Health tourism clusters are being aggressively promoted as means to build health tourism and medical sector businesses to, and in destinations; have they lost their luster? Elizabeth Ziemba and I are attending the Health Cluster Portugal conference this week in Braga, Portugal, which is focused on pharma and life sciences.
If you’re attending, we look forward to saying, “Hello!”
Does your health cluster pass muster?
Cluster development requires disciplined focus, innovation and long-term perspective. Unlike traditional business development methods which see markets as “zero-sum”, where the more market share one competitor earns is equal to what others lose, clusters are a way to expand this model so that innovation adds to an overall, expanding market. Not just so many slices of cake, but a whole party!
There are too many clusters which have lost their luster.
There are examples of successful, competitive health tourism clusters, and there are common errors to avoid! Destination management organizations, tourism boards and regional providers would benefit from learning the organizational principles of collaboration and competition.
The concept of health and medical tourism clusters has been used to help organize cities and regions to become more competitive in the global markets for health & medical tourism. For the most part, clusters have lost their luster; they have not accomplished the goal. Part of this is due to misunderstandings about clusters themselves. The term “cluster” has also been used as a marketing label applied to packages of provider services that were not competitive or feasible.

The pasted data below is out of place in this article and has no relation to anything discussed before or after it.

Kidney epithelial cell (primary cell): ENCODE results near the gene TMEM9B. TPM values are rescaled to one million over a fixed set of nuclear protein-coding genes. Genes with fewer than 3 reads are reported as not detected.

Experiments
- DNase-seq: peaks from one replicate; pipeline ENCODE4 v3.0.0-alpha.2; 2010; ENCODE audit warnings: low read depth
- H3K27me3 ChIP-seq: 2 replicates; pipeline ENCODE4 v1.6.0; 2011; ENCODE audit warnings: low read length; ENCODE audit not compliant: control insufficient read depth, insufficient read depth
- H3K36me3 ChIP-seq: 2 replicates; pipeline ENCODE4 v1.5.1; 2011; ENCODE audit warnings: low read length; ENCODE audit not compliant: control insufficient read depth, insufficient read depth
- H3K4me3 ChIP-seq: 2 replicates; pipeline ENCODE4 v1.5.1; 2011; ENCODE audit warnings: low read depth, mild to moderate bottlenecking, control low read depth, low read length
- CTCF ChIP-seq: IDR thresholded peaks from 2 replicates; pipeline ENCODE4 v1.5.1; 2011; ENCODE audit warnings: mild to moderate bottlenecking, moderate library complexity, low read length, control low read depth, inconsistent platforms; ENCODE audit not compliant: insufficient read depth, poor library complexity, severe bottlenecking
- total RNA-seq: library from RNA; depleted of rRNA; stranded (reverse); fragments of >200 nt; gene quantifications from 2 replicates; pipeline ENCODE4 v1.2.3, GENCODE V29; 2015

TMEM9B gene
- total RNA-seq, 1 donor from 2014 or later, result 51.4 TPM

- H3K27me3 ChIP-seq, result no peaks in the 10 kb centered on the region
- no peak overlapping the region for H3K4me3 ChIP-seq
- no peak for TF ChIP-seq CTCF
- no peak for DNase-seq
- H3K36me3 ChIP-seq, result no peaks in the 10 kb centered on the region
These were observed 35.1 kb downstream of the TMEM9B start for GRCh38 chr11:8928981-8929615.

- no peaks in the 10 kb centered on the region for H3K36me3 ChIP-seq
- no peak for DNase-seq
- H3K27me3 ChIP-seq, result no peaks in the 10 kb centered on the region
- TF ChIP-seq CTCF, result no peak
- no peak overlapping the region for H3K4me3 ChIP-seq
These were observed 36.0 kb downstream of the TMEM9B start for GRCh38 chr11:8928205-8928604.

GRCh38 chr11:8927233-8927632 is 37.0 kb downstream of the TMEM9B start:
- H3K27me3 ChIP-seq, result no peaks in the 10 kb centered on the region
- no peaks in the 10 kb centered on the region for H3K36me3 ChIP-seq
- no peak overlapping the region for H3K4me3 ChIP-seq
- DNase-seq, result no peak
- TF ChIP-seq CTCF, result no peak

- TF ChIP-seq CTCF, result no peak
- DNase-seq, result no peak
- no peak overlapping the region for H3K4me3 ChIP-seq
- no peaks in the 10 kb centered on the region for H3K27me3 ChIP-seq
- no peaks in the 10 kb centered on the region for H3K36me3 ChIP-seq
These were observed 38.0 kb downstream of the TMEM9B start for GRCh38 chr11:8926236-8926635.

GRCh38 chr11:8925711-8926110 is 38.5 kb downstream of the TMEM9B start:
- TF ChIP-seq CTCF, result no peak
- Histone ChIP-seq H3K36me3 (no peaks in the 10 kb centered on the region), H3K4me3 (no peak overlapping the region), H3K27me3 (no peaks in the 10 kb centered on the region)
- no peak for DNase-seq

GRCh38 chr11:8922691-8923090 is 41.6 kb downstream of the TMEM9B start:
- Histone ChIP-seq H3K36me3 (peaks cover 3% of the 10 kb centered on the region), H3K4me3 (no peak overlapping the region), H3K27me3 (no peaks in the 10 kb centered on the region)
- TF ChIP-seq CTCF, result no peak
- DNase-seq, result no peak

Successful clusters are characterized by concentrations of specialized providers and suppliers within a certain location. Clusters are not cooperative marketing initiatives, although providers within a cluster may cooperate in several ways.
Medical tourism clusters have been aggressively promoted as the best way to build medical tourism business. But there are many clusters which have lost their luster.